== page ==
The U.S. Court of Appeals for the Sixth Circuit today reversed and remanded to the U.S. Tax Court a case concerning whether a “foreign currency option” was within the definition of a “foreign currency contract” for purposes of section 1256.
The case is: Wright v. Commissioner, No. 15-1071 (6th Cir. January 7, 2016). Read the Sixth Circuit’s decision [PDF 108 KB]
Section 1256 provides that an investor who holds certain types of derivatives at the close of the tax year must “mark to market” those derivatives by treating them as having been sold for their fair market value on the last business day of the tax year. A “foreign currency contract” is a “section 1256 contract” that an investor must mark to market at the end of the tax year.
The taxpayers claimed that a foreign currency option is within the definition of a “foreign currency contract” under section 1256. The taxpayers claimed a large tax loss by marking to market a “euro put option” upon their assignment of the option to a charity. The taxpayers’ assignment of this option was part of a series of transfers of mutually offsetting foreign currency options that they executed over a period of three days. These transactions appeared to allow the taxpayers to generate a large tax loss at minimal economic risk or out-of-pocket expense.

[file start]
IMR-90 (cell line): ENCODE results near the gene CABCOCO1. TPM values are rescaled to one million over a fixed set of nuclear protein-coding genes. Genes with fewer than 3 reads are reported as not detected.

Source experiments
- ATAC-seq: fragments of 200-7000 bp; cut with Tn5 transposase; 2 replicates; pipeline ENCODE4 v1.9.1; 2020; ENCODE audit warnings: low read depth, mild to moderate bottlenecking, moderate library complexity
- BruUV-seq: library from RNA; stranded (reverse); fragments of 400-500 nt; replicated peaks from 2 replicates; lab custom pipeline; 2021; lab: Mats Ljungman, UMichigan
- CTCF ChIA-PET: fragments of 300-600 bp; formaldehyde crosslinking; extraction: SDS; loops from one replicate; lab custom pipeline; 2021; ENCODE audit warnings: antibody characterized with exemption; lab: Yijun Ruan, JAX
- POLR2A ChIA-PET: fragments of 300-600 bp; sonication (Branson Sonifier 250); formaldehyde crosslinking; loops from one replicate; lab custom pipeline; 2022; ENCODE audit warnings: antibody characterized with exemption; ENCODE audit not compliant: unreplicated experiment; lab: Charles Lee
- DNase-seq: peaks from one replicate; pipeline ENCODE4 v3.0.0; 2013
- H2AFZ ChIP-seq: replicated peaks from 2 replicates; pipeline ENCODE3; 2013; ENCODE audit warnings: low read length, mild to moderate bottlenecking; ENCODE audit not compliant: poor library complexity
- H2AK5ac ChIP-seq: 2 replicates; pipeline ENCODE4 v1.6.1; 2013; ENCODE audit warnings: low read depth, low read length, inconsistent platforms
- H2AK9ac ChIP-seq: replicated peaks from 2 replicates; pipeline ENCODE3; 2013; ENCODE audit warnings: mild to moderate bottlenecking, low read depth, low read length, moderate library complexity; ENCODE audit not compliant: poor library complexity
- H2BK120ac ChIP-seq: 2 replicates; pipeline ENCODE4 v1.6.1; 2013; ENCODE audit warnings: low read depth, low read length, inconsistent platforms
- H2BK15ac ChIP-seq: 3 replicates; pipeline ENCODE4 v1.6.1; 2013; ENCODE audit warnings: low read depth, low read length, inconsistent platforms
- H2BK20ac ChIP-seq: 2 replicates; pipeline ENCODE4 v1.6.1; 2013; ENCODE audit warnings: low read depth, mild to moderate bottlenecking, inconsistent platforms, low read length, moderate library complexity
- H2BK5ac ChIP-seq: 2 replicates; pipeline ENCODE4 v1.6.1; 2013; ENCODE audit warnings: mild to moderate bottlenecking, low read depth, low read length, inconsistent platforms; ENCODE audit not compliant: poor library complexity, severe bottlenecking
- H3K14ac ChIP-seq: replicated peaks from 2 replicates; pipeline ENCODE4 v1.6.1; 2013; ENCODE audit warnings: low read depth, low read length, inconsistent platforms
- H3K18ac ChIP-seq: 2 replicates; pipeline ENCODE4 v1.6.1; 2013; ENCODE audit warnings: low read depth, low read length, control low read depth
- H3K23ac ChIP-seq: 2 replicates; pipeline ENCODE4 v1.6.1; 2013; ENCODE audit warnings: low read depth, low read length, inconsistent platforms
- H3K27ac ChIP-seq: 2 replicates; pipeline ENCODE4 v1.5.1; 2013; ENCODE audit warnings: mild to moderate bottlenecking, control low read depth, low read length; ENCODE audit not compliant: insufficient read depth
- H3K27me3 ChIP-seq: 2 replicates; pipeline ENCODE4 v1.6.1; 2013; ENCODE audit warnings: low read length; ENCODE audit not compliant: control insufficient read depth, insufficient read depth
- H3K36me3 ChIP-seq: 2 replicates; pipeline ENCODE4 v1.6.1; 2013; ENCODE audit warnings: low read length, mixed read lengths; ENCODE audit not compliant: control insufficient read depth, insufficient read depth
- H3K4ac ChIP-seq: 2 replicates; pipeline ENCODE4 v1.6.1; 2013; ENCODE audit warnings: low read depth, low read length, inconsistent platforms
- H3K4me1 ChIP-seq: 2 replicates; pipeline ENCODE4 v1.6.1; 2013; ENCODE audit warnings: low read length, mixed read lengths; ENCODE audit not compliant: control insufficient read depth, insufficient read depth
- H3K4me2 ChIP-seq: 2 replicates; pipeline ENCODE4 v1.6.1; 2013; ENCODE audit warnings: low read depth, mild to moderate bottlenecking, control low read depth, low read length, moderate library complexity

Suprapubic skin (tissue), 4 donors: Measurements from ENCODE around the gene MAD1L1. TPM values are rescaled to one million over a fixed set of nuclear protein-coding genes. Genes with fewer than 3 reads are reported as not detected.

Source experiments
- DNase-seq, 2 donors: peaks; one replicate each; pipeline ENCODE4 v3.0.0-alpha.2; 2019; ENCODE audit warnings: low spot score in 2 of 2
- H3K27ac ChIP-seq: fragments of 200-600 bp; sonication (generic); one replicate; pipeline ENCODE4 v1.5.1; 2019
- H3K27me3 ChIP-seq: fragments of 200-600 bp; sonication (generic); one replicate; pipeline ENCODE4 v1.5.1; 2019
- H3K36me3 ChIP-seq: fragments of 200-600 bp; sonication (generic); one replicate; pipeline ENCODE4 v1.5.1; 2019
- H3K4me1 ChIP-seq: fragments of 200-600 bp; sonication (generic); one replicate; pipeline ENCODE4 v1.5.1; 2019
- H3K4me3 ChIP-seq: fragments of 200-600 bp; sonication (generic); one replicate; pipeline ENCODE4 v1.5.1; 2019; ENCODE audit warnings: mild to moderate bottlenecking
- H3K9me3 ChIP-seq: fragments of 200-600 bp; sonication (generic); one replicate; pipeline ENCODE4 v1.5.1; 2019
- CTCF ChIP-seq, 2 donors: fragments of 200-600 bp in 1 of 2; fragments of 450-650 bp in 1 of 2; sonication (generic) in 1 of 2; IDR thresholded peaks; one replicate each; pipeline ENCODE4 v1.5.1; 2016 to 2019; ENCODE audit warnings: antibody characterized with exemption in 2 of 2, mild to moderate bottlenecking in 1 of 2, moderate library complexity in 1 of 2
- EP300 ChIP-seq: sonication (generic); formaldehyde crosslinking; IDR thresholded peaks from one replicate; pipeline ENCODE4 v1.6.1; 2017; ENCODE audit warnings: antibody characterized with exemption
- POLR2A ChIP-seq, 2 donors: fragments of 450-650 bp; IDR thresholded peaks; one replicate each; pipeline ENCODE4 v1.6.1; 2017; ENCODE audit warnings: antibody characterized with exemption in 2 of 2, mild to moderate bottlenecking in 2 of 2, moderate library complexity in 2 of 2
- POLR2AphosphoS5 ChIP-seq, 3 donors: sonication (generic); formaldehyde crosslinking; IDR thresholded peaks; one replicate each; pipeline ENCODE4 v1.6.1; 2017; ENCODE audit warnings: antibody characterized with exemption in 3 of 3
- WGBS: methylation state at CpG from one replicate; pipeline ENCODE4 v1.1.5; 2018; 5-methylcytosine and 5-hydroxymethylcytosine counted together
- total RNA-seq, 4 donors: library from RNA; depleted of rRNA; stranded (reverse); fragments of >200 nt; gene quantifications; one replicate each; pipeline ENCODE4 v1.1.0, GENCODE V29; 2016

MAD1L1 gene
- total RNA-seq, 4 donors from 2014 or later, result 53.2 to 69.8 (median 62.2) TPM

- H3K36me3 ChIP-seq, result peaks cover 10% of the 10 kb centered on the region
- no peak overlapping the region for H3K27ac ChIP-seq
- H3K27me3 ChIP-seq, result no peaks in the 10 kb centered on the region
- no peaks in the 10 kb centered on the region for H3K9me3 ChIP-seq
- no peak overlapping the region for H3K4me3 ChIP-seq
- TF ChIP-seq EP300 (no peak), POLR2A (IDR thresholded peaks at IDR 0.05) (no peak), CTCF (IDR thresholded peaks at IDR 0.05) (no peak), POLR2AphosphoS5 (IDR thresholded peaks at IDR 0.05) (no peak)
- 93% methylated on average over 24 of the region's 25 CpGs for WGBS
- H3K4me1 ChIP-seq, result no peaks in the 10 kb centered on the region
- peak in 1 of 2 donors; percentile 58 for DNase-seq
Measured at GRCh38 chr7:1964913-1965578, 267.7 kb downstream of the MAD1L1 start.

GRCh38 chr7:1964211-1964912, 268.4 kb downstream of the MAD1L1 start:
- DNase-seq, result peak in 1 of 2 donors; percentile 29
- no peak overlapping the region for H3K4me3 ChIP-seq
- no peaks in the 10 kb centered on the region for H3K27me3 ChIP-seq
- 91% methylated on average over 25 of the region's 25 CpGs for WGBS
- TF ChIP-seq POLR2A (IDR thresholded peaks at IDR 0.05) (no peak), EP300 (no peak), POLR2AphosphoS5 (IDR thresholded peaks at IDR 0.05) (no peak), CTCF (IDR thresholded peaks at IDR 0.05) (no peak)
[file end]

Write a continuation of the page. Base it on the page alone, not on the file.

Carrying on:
The Tax Court rejected the taxpayers’ attempt to generate a tax loss in this manner, finding that they could not recognize a loss upon assignment of the euro put option because their option was not a “foreign currency contract” under section 1256.
The Sixth Circuit today found that while the Tax Court’s disallowance of the claimed tax loss made sense as a matter of tax policy, the plain language of the statute clearly provides that a foreign currency option can be a “foreign currency contract.” The decision was reversed and remanded to the Tax Court.
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